Selected from over 2,500 entries, the BP Portrait Award 2017 the competition features a variety of approaches to the genre, from ‘informal and personal studies of family members, to revealing images of famous faces’. Now in its 38th year, the portrait exhibition has been sponsored by BP for the last 28 years.
The prizes were awarded thus:-
- First Prize £30,000 – went to Grimsby-born artist Benjamin Sullivan. His piece entitled ‘Breech!’ featured his wife and their 8-month-old daughter Edith. The subject-matter illustrates a tender and peaceful family moment – his wife, Virginia, is breastfeeding – with realism and sensitivity.
- Second Prize £10,000 – went to ‘Double Portrait’ by Thomas Ehrestmann. Educated in France, his work has been featured in the New Yorker, Rolling Stone and Elle Magazine. The portrait depicts a moment when the artist was walking in the park with his wife.
- Third Prize £8,000 – went to ‘Emma’ by Antony Williams, who studied at Farnham College and Portsmouth University. He has been exhibited in solo shows in London and Madrid, as well as being included in the Royal Academy of Arts’ Summer Exhibition. The subject of the portrait – Emma Bruce – has been modelling for Williams for over 11 years at his studio in Chertsey.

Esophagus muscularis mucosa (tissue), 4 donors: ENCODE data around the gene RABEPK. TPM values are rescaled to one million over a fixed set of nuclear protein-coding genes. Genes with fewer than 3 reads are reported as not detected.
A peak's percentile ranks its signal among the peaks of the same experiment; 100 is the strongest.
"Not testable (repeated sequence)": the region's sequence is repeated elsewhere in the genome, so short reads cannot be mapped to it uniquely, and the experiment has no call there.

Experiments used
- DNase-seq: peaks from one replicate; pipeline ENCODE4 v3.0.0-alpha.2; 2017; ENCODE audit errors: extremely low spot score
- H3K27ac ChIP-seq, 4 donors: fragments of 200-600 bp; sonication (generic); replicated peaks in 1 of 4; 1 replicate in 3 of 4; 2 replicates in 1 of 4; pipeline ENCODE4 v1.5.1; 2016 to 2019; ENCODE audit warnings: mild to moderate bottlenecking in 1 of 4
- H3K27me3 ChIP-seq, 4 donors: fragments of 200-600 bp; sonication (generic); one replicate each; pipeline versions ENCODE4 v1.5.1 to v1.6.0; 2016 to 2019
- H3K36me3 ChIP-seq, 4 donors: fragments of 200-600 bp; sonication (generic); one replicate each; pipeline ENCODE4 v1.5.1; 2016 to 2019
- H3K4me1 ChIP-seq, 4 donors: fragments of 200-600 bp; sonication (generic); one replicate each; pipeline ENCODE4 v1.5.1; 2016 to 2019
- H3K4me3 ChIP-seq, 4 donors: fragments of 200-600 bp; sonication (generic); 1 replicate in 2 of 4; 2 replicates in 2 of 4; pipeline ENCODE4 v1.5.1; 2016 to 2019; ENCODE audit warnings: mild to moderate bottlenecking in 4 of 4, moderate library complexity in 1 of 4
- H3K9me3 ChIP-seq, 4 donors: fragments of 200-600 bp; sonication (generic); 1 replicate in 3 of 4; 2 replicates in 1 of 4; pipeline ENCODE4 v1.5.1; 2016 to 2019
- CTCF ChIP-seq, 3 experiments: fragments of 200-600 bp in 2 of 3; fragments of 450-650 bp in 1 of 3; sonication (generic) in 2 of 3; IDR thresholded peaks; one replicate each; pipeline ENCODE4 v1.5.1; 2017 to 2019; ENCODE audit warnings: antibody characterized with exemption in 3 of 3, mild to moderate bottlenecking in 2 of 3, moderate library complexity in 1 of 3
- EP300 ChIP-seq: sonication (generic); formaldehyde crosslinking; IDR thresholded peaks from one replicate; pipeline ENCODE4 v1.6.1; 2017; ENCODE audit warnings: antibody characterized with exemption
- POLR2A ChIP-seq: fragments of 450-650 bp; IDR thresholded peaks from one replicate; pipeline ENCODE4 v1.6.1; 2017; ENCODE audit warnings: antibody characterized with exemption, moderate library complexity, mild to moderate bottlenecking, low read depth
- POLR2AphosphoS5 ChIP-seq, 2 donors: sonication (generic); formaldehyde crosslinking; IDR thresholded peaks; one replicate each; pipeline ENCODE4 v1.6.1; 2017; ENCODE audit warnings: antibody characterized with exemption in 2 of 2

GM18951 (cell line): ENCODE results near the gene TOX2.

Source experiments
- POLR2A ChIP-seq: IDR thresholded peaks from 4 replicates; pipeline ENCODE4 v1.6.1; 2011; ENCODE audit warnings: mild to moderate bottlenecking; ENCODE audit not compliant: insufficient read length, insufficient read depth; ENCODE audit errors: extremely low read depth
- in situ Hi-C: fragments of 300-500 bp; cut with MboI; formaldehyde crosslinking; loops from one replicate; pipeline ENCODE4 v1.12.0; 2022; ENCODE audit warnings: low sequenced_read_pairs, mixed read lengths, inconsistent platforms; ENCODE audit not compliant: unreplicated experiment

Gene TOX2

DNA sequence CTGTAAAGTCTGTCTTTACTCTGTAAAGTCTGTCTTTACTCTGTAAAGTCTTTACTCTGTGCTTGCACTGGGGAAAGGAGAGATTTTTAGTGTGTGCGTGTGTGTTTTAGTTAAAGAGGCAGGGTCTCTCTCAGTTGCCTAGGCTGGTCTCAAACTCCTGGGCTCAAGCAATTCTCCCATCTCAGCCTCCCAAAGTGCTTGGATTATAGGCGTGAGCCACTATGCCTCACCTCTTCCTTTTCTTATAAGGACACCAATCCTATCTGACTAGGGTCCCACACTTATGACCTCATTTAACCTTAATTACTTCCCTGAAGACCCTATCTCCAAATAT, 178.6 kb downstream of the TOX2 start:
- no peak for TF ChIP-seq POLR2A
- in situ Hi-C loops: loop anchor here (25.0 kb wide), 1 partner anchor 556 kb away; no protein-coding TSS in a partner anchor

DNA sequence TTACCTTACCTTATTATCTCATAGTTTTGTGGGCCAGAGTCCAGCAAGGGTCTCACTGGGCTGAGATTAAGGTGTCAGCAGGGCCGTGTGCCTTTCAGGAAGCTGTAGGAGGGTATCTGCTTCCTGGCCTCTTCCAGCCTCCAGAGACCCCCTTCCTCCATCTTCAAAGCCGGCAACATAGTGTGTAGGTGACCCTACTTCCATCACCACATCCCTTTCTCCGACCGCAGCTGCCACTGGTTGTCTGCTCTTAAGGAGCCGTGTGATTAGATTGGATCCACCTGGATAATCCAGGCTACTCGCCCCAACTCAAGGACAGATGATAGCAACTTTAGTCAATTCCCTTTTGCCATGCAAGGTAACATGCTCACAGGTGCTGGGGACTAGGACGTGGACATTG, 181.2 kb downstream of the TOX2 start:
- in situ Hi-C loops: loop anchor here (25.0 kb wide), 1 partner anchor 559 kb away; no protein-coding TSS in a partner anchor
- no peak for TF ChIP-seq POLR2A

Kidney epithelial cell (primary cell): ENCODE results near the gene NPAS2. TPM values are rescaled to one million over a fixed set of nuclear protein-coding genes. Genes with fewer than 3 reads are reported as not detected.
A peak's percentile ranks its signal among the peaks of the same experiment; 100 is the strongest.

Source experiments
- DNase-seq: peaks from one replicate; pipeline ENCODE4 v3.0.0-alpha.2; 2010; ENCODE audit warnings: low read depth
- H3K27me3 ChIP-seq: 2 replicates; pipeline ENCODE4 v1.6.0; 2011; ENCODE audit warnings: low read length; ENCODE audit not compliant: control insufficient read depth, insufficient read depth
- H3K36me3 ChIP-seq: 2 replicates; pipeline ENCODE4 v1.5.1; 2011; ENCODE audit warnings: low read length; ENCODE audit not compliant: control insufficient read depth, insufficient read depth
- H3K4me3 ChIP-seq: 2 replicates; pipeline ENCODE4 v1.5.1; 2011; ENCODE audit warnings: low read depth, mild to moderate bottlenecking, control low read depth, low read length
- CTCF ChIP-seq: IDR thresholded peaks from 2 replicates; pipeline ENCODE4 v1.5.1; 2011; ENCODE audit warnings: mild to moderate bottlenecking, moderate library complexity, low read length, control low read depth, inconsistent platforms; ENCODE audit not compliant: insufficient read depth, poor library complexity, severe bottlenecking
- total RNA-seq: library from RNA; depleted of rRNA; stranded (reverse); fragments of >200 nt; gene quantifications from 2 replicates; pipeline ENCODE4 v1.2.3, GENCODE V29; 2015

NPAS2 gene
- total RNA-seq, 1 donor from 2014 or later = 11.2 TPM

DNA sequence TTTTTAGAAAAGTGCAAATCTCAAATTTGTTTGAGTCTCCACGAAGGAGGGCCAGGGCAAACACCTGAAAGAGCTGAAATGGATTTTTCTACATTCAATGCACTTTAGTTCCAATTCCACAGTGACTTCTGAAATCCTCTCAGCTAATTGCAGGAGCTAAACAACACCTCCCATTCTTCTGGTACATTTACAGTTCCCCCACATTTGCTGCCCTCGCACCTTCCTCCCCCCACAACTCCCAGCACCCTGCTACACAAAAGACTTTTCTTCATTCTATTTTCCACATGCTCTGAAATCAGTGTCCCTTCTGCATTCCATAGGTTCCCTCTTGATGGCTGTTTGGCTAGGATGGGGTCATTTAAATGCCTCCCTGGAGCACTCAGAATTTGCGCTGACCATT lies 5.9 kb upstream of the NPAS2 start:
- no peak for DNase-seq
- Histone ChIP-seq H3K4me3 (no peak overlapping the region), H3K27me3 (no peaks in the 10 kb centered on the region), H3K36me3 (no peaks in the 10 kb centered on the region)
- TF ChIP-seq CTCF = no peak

- Travel Award 2017 £6,000 – awarded to ‘Jack’ by Casper White. This award enables the winner to ‘work in a different environment on a project related to portraiture’. The panel were attracted to White’s proposal to ‘create works about music fans in clubs and concert venues in Berlin and Mallorca that will represent an often youth-related subculture that is not traditionally recorded in portrait paintings…’. The piece is enigmatic and dynamic in its execution.
The Young Artist Award went to a stunning piece by Henry Christian-Slane, entitled ‘Gabi’. The prize is awarded to artists aged from 18 to 30, and must be a different artist to the BP Portrait Artist winner.
The judges felt that this ‘sensitive painting captures a moment in time and a casual, fleeting expression, rather than the ‘held’ pose more usual in formal portrait painting…’.
The painting features Henry’s partner Gabi, sitting at his parents’ house in Auckland, New Zealand. He chose this particular pose because of the ‘contemplative but slightly frowning expression that resulted’.
The exhibition will run until 24th September 2017 and has free entry. See #BPPortrait for details.